Last week I gave a talk at Agile Austin entitled “How does design get done on an Agile Project?” The slide deck can be downloaded here, and, thanks to Chad Myers, you can watch the video feed on Viddler. (There is content in there after I get done being hamhanded with the A/V stuff).
Major points and questions:
What do you mean there isn’t an Architecture Phase? When does design get done? All the time. Continuously. Design is too important for the success of your project to be restricted to a brief “architecture phase” anyway. Design is all around us. Design surrounds us, penetrates us, and binds the system together. No seriously, design is happening.
Can this work? Yes, it can, if you have good people with solid design skills who can also communicate their ideas and thoughts to others. People are still the most important factor in a project.
Who does the design? Every single coder on the project. Oh, your senior guys are going to make most of the decisions, but every single developer should be participating in the design and be able to explain the design. Developers do much better with a design if they understand how it came about. The best way to understand how it came about was to be there at its creation. At a bare minimum, the worst developer on the project team should at least be a source of feedback for the design. “This is hard to code this way” or “I don’t understand what I’m supposed to do here” from your junior most developer is still a sign that something might not be right with your design.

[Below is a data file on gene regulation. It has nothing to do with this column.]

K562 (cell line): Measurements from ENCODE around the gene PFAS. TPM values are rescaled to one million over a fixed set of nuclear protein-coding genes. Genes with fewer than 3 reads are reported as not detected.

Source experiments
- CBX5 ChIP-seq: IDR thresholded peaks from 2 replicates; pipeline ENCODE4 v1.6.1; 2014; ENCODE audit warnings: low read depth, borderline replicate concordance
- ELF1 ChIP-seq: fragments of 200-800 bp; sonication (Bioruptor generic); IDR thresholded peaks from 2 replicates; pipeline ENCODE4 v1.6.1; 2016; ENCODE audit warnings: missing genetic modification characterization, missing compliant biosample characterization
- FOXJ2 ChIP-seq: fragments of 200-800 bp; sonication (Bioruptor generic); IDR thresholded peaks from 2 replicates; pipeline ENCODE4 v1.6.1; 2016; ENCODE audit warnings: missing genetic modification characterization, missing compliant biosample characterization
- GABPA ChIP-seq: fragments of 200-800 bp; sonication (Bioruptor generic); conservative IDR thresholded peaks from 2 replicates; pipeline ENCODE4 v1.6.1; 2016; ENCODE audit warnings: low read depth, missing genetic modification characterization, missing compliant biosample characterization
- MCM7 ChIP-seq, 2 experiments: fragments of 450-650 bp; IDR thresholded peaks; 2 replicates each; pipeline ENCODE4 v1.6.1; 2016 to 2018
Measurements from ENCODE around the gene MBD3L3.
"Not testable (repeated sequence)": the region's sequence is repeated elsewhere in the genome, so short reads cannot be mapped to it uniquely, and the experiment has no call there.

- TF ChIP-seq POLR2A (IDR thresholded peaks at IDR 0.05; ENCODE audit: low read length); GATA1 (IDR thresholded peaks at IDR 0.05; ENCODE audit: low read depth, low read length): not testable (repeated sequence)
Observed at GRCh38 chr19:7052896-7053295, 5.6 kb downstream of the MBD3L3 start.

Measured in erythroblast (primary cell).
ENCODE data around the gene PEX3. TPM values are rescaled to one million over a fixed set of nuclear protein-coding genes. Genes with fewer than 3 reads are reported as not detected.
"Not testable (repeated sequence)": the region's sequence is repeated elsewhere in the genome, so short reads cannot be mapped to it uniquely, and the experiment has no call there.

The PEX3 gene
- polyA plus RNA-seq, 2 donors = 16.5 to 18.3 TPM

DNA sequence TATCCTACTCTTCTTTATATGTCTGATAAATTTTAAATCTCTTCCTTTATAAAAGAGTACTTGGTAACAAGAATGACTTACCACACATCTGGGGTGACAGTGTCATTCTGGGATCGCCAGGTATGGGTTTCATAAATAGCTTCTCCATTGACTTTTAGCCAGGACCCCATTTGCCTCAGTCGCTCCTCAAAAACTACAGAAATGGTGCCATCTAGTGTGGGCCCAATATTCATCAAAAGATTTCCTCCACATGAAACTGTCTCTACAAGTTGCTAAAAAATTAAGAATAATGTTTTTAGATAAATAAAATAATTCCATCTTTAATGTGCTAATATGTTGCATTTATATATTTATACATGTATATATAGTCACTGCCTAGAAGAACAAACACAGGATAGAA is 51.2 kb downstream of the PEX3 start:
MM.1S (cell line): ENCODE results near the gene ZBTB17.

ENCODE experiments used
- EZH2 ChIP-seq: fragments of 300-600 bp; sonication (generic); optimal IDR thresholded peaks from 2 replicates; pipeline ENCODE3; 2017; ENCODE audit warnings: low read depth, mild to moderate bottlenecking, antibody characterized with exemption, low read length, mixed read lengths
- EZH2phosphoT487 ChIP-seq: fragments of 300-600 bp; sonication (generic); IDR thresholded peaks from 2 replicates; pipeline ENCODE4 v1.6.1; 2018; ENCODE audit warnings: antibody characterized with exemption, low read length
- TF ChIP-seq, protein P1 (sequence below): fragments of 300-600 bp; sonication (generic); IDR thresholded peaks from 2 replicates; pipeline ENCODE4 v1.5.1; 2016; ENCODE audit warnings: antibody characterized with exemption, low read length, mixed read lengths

Anyway, enjoy Chad’s camera work, and here’s some relevant links.
Is Design Dead? – Martin Fowler in one of the most quoted papers of all time
A Microcosm of Agile Design – but, but, but Web Services are easier than they used to be. I don’t care if it’s easy to build a web service. It’s still more mechanical work to build a Web Service than a library that runs in process with the rest of your code. The automated tests run slower if there’s SOAP in there anywhere, the deployment is a bit more work, and it’s just more friction all the way around.
First Causes: Reversibility. But it’ll be cheaper if we do it now! We should just build the web service/caching infrastructure/generalization now while we’re in the code! It’ll be harder later! We have to get it right upfront, or all hell is going to happen. All those fears are valid, but we can eliminate the cause for concern by paying attention to the reversibility of our design decisions.
The Last Responsible Moment – Make decisions at the right time. Sometimes delaying a commitment to a design until you have more information is the best course of action.
Ordering Code Construction Tasks – Work vertically by feature! Don’t schedule your development in terms of infrastructure or technical layer. Everything follows from a business goal.